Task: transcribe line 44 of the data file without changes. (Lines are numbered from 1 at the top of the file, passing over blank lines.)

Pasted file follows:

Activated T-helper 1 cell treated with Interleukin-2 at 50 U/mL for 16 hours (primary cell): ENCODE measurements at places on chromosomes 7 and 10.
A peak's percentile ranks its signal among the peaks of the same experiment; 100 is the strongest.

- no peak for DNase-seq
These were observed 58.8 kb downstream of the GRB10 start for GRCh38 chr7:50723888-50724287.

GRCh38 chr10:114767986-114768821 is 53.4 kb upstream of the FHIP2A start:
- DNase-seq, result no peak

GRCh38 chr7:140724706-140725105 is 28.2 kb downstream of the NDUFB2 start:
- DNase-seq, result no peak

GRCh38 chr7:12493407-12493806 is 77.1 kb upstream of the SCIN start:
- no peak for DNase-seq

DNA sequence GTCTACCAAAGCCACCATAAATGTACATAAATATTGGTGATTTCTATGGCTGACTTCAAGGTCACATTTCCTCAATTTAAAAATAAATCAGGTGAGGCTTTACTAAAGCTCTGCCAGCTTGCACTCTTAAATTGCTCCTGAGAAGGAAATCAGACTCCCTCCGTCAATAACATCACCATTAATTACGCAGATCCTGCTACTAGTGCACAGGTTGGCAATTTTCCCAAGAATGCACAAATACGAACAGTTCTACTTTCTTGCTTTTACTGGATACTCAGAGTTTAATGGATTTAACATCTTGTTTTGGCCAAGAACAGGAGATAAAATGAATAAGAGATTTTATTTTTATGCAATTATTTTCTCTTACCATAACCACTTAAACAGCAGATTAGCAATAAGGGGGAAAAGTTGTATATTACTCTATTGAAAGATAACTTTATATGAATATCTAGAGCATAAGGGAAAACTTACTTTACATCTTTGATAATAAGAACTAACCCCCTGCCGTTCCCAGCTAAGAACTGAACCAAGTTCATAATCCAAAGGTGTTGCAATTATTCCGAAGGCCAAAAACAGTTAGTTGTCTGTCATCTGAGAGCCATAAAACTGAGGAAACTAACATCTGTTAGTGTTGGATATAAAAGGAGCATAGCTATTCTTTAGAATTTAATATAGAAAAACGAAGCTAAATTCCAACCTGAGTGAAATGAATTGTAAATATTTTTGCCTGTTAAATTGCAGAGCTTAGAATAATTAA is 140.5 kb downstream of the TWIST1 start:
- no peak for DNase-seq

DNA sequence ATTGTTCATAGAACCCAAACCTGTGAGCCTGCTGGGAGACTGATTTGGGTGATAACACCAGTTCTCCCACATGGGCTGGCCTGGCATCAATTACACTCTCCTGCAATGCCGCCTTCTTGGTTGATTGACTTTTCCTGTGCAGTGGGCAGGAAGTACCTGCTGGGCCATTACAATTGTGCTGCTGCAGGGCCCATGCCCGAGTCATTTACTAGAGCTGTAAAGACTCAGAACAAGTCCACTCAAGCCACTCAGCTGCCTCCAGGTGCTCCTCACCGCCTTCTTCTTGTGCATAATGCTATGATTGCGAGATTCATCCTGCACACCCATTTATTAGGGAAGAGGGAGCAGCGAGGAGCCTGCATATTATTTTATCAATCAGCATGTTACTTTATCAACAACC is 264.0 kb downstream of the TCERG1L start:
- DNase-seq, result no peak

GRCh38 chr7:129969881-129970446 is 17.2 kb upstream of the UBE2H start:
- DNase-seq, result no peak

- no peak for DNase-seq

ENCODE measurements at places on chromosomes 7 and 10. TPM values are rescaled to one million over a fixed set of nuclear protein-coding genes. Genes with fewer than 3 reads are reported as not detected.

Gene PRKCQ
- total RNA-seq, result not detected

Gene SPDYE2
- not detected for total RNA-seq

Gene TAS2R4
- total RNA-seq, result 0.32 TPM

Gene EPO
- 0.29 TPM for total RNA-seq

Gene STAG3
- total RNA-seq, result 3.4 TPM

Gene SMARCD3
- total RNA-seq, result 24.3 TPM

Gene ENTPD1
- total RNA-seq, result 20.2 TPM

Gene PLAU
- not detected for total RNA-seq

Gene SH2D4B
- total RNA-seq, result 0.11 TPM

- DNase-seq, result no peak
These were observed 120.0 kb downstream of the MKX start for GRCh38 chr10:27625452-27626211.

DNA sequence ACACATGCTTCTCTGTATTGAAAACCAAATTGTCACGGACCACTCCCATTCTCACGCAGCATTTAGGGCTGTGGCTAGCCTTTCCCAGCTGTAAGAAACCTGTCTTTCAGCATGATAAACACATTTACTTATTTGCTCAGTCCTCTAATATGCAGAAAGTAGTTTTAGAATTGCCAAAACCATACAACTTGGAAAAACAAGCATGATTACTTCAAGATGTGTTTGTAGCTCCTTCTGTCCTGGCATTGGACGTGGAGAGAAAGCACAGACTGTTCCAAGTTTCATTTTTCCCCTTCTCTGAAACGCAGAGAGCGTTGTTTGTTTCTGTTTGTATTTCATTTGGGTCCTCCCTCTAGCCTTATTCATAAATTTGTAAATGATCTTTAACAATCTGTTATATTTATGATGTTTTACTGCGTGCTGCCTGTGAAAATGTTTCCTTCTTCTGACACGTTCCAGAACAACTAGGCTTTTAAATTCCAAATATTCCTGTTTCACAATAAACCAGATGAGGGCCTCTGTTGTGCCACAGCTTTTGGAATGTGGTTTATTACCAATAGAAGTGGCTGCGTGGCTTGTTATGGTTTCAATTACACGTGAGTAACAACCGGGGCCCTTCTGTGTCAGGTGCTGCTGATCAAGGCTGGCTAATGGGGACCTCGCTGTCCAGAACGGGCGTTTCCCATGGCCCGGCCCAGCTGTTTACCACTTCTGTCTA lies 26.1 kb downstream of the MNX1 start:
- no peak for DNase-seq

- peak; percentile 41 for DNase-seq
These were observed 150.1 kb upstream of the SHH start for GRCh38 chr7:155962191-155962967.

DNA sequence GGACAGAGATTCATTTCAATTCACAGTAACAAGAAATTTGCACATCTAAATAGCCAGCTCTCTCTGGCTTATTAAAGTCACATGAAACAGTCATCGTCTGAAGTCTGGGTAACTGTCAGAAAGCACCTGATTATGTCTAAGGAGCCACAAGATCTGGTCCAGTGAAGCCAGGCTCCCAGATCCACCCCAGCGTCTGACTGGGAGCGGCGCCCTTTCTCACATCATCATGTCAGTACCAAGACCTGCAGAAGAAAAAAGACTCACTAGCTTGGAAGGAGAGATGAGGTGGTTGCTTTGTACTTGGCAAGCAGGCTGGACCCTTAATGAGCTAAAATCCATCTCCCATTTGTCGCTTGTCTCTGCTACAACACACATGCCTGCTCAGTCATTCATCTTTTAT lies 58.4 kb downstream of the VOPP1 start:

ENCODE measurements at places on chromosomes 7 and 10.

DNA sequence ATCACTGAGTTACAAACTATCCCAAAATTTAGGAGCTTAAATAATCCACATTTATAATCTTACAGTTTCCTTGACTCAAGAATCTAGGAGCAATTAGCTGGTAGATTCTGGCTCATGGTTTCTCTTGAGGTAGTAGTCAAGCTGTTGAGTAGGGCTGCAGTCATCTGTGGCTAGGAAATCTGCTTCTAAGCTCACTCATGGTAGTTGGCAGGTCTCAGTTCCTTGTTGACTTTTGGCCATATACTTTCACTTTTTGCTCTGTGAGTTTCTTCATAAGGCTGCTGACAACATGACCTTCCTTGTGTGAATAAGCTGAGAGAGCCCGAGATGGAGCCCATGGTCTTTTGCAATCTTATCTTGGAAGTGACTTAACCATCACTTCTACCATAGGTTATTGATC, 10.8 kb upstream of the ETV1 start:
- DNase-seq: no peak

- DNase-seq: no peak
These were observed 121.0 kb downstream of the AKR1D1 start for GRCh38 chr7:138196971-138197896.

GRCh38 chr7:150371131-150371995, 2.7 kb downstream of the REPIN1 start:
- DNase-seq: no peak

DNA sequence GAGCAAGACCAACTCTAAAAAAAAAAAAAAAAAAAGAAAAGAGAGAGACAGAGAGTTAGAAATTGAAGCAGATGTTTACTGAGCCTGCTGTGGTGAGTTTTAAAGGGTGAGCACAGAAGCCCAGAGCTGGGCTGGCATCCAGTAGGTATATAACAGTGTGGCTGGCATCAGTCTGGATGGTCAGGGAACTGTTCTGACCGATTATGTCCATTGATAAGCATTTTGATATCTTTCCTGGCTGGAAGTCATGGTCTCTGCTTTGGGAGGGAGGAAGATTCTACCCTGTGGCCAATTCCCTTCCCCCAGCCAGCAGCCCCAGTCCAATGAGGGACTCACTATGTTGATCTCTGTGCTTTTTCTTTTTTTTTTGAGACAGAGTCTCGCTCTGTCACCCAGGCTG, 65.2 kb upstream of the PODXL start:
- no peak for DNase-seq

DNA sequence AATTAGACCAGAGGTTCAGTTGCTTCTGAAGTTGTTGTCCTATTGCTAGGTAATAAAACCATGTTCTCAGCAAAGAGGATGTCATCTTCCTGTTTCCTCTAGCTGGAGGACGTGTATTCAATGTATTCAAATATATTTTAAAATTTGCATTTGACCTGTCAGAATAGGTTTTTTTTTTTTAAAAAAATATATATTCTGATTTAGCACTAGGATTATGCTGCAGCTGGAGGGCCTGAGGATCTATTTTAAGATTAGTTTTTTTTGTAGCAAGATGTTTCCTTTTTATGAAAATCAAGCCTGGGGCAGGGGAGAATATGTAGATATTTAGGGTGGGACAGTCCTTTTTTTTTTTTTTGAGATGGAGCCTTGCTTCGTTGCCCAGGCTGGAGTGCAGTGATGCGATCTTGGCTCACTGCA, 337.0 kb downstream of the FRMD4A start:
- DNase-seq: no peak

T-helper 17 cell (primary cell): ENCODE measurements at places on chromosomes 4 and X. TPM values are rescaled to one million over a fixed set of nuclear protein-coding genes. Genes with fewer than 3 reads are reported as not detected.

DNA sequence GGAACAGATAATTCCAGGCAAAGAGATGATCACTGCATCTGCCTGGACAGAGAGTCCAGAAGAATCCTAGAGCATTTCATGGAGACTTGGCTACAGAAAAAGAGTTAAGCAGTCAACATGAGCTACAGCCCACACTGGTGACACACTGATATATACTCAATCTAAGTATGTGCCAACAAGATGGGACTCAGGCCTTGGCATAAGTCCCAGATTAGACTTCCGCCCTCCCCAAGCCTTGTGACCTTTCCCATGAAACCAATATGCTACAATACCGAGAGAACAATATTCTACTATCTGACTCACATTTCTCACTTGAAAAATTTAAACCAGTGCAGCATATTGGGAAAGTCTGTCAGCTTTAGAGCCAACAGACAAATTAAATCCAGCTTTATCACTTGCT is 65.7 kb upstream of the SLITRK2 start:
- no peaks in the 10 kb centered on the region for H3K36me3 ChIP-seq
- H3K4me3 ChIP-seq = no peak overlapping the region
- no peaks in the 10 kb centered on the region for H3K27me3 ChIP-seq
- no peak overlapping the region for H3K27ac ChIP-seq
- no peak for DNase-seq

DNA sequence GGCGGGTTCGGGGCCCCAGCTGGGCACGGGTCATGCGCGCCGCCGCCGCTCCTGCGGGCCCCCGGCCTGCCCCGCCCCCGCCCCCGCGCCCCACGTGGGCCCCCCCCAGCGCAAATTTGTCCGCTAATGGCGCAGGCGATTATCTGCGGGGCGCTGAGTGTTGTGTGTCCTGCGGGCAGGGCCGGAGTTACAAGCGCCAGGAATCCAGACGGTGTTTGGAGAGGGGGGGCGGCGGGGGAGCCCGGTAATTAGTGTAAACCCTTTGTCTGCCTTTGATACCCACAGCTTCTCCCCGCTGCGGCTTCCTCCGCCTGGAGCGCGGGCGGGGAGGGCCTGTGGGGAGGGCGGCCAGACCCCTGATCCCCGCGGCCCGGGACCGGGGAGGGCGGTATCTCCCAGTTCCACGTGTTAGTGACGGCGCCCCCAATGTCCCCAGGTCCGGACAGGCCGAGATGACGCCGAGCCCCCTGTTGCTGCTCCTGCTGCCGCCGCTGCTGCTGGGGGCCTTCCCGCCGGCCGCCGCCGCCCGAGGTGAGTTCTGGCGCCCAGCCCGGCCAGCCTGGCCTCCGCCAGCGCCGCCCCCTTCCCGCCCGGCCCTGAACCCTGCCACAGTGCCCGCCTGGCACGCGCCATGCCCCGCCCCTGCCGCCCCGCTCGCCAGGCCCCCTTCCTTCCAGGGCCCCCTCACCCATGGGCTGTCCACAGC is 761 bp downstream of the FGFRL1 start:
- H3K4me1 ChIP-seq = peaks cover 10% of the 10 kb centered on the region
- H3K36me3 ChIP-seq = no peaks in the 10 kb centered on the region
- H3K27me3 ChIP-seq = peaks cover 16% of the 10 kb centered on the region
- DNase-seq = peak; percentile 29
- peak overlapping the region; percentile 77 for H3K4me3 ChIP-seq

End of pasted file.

ENCODE measurements at places on chromosomes 7 and 10.